The goal: Constitutional law for everyone!
Focusing mostly on free speech, equal protection, and sometimes the Fourth Amendment, this blog and its author endeavor to present constitutional law and civil rights in a way that’s accessible to all audiences, with an emphasis on respect and dialogue. Some posts focus on a particular law or legal concept. Some posts focus on cases or issues currently in the news. Some posts will highlight cases or issues that I don’t think are getting enough coverage in the media.
I write with the goal not just of informing readers, but of learning more myself. In researching to write my posts, I endeavor to uncover and present as many sides of an issue as I can. I aim to present facts and law objectively, and when I do include my opinion, I’ll make a point to label it as such. Generally, I pick issues where I haven’t completely made up my mind.
Discussion, dialogue, and decorous disagreement welcome!
I encourage readers to leave comments. I’d love for this blog to encourage a community of civil conversation. My tendency toward free speech absolutism is limited, here, by my desire to make this blog a place where readers feel comfortable commenting. Therefore, I ask that commenters refrain from attacking other individuals. I reserve the right to remove disrespectful, rude, or insulting comments directed at other people, especially readers of Tiers of Scrutiny. Discuss and disagree, but do so with decorum.
Why start this blog?
It was 2011, and although I worked at a law office, I didn’t think I would go to law school. The only John Roberts I knew about was a comedian (like whom, incidentally, I sound on the phone).
In between tinkering with database software and skip tracing, I read a lot of blogs. On my breaks, I found myself reading more and more about laws and cases. My friends were interested in the same laws and cases and, like me, would question why things happened that they thought weren’t fair. Eventually, I started to learn about constitutional law, and I found myself answering those questions for my friends.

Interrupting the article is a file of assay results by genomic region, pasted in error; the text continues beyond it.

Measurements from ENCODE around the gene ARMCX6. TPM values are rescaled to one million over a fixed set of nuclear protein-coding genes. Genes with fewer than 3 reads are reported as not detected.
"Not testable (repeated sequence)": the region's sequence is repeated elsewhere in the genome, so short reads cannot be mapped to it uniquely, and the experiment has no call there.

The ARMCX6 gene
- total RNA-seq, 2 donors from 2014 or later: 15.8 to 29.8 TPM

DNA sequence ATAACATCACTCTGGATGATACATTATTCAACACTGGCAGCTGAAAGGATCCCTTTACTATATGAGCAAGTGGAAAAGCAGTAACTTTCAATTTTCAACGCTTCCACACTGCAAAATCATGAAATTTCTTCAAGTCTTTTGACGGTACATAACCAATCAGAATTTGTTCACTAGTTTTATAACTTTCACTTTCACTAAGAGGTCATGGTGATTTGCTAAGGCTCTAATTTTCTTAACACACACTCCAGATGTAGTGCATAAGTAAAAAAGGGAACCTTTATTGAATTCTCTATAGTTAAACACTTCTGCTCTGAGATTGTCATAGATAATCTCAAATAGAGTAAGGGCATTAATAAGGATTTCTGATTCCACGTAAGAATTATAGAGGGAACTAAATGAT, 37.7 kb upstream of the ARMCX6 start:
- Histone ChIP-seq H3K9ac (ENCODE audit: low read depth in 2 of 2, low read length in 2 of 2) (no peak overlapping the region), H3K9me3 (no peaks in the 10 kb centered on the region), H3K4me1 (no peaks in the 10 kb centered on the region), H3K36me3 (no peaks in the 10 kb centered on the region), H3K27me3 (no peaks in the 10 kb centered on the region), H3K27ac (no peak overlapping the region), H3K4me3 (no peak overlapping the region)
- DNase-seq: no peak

More and more, I found myself getting frustrated with my favorite websites. Reading feminist blogs, I thought, why is coverage of discrimination completely devoid of an explanation of the Equal Protection clause? Why not respect the readers’ intelligence and tell them what “intermediate scrutiny” is?
Why the title?
It was 2014, I was sitting in Constitutional Law I at Emory Law School, and I was in the midst of an epiphany. Intermediate scrutiny—the standard the government must satisfy if its action discriminates based on gender. Intermediate Scrutiny—the perfect name for a blog that covers the same issues as my favorite feminist law blogs, but focuses on the legal side! I could write such a blog, introducing the law and legal jargon, then breaking it down into more accessible terms. It took awhile for the idea to result in any action.
Tiers of Scrutiny, an Intermediate Scrutiny side project
It was 2015; joined by two other women, Intermediate Scrutiny went online. We wanted to write about more than gender issues, but kept the title. Because we were ladies, writing about the law—therefore, Intermediate Scrutiny, the tier of scrutiny often invoked when government action discriminates against ladies. Alternatively, we scrutinized the law and then, as intermediaries, interpret it for our readers.
Now, in 2016, two of the original Intermediate Scrutiny writers (the other of whom blogs here) are taking a blogging class at Emory Law School. Because this blog is for class and separate from the non-class blog, I gave it a different, but related name—Tiers of Scrutiny.
I’ve called this a “side project,” like when a musician leaves her main band to do something temporary, as a little joke, but this may in fact become a long-term solo project. This blog will go on hiatus from about April 4, 2016 through April 29, 2016 for law school finals, but I will read and reply to comments and e-mails and resume posting shortly after the hiatus.